Photos: Julian Lanoo.
I am not sure I have come across an archetype quite like this before. I think the building is a driving test and administration centre, but some of the functions seem to be about more general road safety education and test driving. It could just be that it is normal to mix these in Gennevilliers, France where the building is located. In my experience driving test and education centres are seldom purpose built, so when they are, what sort of architectural expression might be appropriate?
One key to understanding this might well be to remember how nervous you were when sitting for your driving test. It seems that the architect A+Samueldelmas remembered the experience and used it for their inspiration. Read more
Photos: Nathan Yong.
I wonder how many of us would recognize the name Bob Clampett and Fritz Freleng? I think most of us however have seen and been delighted with their work. Clampet, a cartoonist, created the character in 1942 that Freleng would develop into “Tweety” in 1947. The cartoon also starring Sylvester the Cat that won Warner Brothers its first Academy Award for the Best Short Subject (Cartoons).
Have you got the connection yet? Read more
The appropriation of iconic building images to make novelty gifts goes back a surprisingly long time. But these vases are about something entirely different. They aim to explore the beauty of industrial architecture as a comment on the cultures that created it, and as a celebration of the architectural qualities of the structures in their own right. Read more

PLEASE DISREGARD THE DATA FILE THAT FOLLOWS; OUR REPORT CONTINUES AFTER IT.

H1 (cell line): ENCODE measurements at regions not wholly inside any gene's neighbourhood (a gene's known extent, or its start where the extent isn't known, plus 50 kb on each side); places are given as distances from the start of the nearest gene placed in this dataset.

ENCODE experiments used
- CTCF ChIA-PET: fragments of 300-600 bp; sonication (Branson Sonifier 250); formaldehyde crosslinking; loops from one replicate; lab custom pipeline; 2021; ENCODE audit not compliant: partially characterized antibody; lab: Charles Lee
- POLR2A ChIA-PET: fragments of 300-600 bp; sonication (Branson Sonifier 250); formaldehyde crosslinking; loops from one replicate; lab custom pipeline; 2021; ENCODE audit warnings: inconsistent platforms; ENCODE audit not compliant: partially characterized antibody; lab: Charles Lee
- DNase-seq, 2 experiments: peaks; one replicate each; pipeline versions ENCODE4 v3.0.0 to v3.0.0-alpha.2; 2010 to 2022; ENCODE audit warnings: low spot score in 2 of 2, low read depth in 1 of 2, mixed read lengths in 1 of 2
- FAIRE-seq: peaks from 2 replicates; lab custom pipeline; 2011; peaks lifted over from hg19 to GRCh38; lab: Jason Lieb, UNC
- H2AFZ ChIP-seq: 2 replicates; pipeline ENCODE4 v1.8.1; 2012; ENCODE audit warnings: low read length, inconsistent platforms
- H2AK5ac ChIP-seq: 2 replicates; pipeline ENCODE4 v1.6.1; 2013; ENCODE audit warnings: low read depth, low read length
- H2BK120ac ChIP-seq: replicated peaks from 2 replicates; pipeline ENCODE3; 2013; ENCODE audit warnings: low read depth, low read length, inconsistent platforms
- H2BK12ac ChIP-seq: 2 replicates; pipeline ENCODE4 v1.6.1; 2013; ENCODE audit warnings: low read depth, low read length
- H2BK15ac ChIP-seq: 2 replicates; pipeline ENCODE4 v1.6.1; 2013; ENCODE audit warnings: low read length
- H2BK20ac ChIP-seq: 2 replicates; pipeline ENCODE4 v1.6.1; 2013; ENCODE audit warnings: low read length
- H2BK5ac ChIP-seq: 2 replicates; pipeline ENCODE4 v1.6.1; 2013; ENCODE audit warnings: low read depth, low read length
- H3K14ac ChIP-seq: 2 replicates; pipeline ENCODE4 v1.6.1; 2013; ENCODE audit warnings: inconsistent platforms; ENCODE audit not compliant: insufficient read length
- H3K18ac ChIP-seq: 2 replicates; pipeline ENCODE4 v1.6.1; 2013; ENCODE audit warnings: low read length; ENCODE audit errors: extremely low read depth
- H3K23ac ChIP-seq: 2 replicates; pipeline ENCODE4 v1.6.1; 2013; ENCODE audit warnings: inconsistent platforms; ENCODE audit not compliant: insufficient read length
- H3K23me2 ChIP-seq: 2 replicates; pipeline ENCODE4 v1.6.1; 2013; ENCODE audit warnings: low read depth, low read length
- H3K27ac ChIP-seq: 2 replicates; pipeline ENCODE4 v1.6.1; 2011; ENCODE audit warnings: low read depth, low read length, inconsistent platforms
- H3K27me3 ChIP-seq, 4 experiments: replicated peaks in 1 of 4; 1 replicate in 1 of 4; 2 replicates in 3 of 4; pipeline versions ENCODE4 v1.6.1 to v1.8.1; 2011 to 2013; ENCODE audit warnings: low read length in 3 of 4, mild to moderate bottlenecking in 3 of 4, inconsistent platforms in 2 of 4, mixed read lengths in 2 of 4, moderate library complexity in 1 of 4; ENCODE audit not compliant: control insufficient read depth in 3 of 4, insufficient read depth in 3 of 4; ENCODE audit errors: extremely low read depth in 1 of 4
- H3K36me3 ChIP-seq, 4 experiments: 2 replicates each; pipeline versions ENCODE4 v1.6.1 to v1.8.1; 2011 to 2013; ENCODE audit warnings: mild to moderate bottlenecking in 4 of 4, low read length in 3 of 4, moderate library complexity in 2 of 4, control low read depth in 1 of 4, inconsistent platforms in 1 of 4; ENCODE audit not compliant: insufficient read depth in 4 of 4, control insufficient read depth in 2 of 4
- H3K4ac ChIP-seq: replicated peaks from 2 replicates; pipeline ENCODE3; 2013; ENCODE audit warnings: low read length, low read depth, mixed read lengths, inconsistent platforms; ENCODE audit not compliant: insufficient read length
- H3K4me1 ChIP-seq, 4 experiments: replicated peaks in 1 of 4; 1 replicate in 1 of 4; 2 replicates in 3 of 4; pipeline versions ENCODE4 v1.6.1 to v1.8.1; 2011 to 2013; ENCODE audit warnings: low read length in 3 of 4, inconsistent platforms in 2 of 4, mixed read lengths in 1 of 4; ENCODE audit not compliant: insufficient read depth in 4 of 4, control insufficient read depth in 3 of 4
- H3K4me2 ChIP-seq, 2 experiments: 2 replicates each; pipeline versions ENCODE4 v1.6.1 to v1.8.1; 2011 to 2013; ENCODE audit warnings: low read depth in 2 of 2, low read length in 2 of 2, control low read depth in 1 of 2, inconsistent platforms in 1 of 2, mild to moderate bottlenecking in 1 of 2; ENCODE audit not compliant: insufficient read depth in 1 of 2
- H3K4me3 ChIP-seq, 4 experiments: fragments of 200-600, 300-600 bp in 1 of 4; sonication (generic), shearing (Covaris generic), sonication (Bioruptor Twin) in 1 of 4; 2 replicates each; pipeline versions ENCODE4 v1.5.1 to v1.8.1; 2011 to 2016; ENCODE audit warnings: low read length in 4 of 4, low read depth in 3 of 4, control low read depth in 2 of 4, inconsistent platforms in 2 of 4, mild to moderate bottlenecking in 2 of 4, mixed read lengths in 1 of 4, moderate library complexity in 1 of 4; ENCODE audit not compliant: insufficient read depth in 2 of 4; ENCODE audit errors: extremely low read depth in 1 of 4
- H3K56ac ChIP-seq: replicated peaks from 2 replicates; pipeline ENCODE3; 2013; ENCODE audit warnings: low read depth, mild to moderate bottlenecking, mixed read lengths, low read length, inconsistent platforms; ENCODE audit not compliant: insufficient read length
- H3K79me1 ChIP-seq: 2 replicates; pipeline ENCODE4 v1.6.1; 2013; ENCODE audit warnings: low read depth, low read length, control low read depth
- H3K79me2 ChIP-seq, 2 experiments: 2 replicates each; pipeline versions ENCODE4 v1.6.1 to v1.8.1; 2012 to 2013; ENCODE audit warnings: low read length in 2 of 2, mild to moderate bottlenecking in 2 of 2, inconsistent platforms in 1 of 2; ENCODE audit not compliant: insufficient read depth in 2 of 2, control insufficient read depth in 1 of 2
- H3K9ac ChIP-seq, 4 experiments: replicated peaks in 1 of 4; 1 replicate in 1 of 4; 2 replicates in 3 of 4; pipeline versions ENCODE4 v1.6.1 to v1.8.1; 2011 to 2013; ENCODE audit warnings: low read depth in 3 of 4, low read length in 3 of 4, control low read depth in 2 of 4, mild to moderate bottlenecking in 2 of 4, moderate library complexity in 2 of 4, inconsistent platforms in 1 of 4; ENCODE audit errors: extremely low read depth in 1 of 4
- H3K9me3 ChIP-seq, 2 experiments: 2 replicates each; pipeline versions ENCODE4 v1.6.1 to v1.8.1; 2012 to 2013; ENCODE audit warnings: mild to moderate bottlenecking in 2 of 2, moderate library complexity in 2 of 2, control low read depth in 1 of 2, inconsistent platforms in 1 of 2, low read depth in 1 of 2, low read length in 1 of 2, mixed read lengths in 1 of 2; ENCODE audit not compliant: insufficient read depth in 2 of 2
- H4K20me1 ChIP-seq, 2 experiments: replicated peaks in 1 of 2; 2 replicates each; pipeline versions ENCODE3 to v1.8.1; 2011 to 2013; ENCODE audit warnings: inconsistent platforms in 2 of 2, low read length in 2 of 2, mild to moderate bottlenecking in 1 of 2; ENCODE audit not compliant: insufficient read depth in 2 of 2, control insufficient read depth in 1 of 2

The Olympic Stadium, London by Populous
The RIBA has announced the 2012 Stirling Prize Shortlist. It is the most prestigious British Architecture prize and has helped to move architecture higher in the public’s consciousness in the same way that the Turner Prize did for contemporary British Art.
The shortlist has some interesting projects but there is a whiff of politics when the stadium is the only Olympic building to be featured. Architects of other Olympic projects will no doubt wait until the legacy stage has been completed before submitting their entries. Read more
Photos: Scott Burrows.
The Australian love of their landscapes is well known, and for good reason. So it should come as no surprise that Paul Robertson’s brief, for the house he was about to design, specified it must compliment the landscape and be sustainable. In principle, the house is an inner glass box, modulated and protected to respond to site views and climate, and an outer insect screen that is essential in helping to achieve cross ventilation without sacrificing its inhabitants to insect infestation.
The architecture makes no attempt vanish in to the landscape. The building is strategically placed on a small hill, producing substantial cantilevers as the slope falls away. There is no doubt however that the building belongs to its site. The choice of cladding, a rough-sawn, untreated locally sourced hardwood known as “Ironbark” ensures that in colour, tone and texture its presence harmonizes with its surroundings. Read more